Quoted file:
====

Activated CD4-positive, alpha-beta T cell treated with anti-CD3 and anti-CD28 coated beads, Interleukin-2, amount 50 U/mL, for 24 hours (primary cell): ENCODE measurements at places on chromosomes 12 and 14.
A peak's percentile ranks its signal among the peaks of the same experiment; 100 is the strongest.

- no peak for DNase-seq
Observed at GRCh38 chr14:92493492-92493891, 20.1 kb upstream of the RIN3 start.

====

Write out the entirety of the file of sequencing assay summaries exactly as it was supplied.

Activated CD4-positive, alpha-beta T cell treated with anti-CD3 and anti-CD28 coated beads, Interleukin-2, amount 50 U/mL, for 24 hours (primary cell): ENCODE measurements at places on chromosomes 12 and 14.
A peak's percentile ranks its signal among the peaks of the same experiment; 100 is the strongest.

- no peak for DNase-seq
Observed at GRCh38 chr14:92493492-92493891, 20.1 kb upstream of the RIN3 start.